- I am a youth services librarian, which means I work with ages birth-18. I love being asked about great books to read! The opinions and content of this blog are my own and are not that of my library system. My blog content is my own and not that of any committee or organization I'm involved in. A Note to Authors/Publishers: I would be happy to review your book, share guest posts, author interviews or other book promotions on my blog. Please contact me at greenbeanteenqueen (at) gmail (dot) com
Monday, February 25, 2013
Courage Has No Color by Tanya Lee Stone
Release Date: 1/22/2013
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About the Book: During World War Two, soldiers are fighting against discrimination and injustice. Yet prejudice was happening on the home front in America as black soldiers were not being integrated into the army and many were given service jobs. A group of soldiers fought back against this injustice and formed the 555th-an all black soldier unit that trained to become paratroopers.
GreenBeanTeenQueen Says: I really like Tanya Lee Stone's nonfiction. It's easy to read, accessible for a wide range of readers (this could easily be given to fifth grade students and high school students) and the detail is obvious. I'm not an avid reader of nonfiction. In fact, it's one area I struggle with as a librarian because it's so out of my reading comfort zone. But Courage Has No Color is an incredible story that pulled me in. This is a book that I think readers of nonfiction will enjoy, but is a great gateway into nonfiction for those who are reluctant to try something other than fiction. The text is written in a nice narrative format with lots of quotes and details, yet I never felt as though it got bogged down in dates and facts that I got lost.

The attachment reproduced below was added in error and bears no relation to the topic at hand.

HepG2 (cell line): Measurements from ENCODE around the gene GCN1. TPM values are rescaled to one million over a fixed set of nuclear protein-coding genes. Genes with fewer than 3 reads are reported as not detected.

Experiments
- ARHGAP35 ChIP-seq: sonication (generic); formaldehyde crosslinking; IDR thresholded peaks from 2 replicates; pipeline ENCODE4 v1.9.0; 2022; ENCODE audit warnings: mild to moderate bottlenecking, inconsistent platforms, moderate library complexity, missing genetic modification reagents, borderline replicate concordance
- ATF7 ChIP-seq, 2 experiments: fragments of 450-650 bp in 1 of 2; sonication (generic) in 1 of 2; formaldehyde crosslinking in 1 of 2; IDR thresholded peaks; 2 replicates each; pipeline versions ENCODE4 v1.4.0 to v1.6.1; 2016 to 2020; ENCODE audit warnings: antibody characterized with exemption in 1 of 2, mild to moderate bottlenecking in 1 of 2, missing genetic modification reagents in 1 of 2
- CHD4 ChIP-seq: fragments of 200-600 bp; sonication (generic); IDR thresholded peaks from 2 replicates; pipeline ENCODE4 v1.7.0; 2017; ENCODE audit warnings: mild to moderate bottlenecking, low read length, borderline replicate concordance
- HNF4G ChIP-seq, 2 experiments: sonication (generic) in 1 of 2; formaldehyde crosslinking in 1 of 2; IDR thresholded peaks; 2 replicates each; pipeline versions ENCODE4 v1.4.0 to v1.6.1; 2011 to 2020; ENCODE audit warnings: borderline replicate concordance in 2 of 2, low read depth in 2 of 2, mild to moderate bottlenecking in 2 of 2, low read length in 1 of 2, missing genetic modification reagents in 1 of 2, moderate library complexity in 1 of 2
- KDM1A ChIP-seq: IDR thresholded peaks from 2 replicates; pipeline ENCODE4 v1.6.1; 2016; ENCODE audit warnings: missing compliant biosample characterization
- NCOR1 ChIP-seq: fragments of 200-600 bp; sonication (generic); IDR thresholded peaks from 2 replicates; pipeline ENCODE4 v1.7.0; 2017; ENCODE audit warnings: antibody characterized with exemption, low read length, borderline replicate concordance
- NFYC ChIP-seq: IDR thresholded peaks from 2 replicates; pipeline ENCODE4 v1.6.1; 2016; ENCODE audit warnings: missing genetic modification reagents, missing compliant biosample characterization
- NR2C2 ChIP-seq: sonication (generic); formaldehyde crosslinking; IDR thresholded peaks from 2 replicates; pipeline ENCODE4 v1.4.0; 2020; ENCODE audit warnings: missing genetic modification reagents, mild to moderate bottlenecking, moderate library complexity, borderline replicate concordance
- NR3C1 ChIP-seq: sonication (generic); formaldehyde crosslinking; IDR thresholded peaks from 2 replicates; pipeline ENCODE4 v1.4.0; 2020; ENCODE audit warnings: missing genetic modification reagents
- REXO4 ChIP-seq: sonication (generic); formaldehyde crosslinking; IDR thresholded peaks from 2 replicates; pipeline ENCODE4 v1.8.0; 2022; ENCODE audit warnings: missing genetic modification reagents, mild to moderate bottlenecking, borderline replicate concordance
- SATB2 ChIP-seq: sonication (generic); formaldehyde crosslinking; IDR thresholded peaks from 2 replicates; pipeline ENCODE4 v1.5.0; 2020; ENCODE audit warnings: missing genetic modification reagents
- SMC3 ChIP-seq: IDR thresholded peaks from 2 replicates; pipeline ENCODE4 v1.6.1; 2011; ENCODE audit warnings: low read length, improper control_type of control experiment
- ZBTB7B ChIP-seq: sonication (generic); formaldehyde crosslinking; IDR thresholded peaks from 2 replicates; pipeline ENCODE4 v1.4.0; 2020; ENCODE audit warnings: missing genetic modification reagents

I love when I learn something new about a history and this is a story that needs to be told. The story of Triple Nickles, the name the 555th unit gave themselves, is inspiring. This group of brave men stood up for what they believed and decided to show the Army that they deserved equality and could do the work of a soldier. In the author's note, Ms. Stone mentions how this book was her hardest to write because the history of the Triple Nickles was scattered. Her extensive research shows throughout the writing and I think the book is especially strong because of the many first person accounts Ms. Stone is able to pull from. There are many black and white photographs throughout the book that compliment the text and add to the overall story.
This is an excellent addition to nonfiction collections and a story that needs to be told. These brave men paved the way for equality in the military and their story is exciting and engaging.
Book Pairings: Bomb by Steve Sheinkin (for a great pairing of World War Two history), Almost Astronauts by Tanya Lee Stone (for a pairing of untold inspiring stories)
Full Disclosure: Reviewed from final copy sent to me by the publisher